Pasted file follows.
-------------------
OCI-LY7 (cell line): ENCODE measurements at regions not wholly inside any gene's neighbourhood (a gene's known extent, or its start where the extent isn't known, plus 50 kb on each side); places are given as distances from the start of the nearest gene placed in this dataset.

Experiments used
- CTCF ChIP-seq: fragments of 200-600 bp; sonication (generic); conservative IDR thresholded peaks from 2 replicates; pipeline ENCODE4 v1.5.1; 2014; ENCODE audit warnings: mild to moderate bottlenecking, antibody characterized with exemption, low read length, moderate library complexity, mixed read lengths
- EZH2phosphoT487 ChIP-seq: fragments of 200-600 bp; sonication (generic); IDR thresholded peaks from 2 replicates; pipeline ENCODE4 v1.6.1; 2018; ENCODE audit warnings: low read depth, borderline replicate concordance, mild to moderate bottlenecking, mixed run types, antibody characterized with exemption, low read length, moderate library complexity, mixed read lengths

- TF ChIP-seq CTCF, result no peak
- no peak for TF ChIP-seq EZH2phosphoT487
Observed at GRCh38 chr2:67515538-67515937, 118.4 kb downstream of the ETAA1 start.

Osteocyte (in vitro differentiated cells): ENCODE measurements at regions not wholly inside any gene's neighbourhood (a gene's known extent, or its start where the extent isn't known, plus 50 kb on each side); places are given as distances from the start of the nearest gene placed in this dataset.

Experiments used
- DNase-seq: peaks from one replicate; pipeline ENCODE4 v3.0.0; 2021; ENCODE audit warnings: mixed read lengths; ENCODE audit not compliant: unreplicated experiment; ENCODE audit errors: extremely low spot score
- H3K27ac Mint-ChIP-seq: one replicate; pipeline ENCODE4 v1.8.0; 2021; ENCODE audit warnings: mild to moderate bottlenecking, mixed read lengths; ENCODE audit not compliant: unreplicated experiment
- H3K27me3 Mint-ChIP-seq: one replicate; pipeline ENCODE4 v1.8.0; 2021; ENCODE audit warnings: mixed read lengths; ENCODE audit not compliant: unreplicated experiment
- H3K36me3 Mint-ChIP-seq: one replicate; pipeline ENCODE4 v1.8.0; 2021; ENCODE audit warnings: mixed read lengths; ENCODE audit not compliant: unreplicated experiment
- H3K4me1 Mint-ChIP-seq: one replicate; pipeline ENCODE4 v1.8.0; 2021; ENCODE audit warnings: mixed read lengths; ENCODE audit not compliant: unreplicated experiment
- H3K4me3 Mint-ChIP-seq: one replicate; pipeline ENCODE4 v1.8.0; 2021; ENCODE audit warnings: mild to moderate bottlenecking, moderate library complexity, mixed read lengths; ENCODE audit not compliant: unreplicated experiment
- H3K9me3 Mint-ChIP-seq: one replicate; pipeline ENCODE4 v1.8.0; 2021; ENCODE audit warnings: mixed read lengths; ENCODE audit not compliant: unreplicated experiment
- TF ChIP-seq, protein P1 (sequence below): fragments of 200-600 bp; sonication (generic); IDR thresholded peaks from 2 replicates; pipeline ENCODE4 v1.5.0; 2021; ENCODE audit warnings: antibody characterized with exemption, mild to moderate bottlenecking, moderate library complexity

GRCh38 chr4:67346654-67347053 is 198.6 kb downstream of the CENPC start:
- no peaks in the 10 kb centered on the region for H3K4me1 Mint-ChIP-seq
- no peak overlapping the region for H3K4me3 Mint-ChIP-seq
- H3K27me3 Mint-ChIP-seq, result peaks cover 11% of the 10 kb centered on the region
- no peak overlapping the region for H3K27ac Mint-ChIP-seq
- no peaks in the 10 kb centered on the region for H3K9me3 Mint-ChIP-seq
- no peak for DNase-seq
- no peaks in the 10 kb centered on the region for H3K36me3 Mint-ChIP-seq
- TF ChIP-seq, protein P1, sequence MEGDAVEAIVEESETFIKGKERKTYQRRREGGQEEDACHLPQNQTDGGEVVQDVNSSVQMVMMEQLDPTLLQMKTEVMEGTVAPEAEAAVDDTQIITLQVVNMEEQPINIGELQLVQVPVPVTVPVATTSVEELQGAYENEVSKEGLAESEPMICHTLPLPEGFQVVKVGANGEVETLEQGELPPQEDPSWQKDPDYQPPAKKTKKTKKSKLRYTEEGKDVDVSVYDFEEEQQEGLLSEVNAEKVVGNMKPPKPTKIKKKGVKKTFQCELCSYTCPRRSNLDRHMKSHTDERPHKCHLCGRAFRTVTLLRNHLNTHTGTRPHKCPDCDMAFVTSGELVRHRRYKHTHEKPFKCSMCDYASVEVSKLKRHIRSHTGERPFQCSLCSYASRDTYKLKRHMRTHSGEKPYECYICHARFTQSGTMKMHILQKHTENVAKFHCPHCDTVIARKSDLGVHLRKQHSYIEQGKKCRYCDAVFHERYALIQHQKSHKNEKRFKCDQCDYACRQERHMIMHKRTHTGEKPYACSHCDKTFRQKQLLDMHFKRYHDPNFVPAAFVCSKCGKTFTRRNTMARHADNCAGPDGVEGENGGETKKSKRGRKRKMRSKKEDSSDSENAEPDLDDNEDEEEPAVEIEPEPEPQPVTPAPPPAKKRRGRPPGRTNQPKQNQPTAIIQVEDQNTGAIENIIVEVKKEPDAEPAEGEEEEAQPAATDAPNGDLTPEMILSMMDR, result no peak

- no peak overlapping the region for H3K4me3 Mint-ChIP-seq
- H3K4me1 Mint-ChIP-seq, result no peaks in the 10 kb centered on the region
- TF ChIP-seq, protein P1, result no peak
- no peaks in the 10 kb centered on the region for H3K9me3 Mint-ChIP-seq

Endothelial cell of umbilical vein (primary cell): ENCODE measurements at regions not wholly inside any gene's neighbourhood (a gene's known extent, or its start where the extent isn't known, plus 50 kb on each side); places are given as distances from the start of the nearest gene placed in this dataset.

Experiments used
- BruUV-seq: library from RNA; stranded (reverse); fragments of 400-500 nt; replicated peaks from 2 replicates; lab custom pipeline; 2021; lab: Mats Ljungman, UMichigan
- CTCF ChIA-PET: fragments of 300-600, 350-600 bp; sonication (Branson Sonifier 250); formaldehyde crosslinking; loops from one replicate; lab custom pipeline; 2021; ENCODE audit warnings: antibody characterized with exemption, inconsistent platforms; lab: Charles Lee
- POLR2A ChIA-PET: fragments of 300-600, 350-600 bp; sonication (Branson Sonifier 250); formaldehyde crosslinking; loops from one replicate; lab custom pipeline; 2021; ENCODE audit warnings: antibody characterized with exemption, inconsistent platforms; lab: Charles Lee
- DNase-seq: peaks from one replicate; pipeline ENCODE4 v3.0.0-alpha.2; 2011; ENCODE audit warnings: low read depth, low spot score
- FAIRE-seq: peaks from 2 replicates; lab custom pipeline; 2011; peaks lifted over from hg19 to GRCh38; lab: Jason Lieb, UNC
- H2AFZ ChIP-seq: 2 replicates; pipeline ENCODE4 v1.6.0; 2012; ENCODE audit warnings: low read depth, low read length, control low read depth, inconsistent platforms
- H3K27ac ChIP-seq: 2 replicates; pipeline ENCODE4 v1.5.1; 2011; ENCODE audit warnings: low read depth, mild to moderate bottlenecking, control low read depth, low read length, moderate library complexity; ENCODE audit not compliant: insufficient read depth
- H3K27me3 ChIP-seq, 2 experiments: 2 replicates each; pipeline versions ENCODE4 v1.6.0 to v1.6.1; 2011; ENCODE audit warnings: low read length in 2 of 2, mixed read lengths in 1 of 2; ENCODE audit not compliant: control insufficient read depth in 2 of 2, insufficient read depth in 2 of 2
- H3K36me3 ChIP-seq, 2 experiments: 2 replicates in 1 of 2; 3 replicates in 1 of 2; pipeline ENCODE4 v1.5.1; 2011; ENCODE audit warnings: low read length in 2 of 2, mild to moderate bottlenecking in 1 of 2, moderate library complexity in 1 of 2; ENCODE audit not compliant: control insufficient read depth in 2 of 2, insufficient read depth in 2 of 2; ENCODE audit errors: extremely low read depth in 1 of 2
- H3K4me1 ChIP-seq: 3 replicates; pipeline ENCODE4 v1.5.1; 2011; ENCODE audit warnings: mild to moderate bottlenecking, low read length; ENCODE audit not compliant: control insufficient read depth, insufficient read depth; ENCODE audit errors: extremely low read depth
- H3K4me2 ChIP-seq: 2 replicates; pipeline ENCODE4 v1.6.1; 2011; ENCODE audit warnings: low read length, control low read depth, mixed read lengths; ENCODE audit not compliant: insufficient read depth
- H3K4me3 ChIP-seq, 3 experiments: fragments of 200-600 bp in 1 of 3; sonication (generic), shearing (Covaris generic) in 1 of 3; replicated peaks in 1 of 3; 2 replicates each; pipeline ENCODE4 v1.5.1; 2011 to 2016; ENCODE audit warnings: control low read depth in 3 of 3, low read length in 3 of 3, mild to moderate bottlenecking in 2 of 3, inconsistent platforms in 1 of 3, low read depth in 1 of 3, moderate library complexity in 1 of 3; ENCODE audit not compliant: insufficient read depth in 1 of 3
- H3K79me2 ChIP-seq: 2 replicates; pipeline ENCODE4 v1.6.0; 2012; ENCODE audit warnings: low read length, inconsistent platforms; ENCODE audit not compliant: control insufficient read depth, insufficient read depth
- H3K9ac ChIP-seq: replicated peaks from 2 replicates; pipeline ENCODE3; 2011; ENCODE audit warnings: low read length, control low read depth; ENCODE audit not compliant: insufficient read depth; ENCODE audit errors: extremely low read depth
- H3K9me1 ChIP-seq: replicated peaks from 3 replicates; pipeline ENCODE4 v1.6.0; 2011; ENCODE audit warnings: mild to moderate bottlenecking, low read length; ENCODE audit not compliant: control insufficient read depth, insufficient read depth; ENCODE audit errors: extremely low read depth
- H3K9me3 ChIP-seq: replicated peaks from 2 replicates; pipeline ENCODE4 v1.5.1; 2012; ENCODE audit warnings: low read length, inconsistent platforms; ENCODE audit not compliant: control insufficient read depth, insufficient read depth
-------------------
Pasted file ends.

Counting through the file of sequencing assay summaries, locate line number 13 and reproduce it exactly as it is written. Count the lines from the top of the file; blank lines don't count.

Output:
- H3K36me3 Mint-ChIP-seq: one replicate; pipeline ENCODE4 v1.8.0; 2021; ENCODE audit warnings: mixed read lengths; ENCODE audit not compliant: unreplicated experiment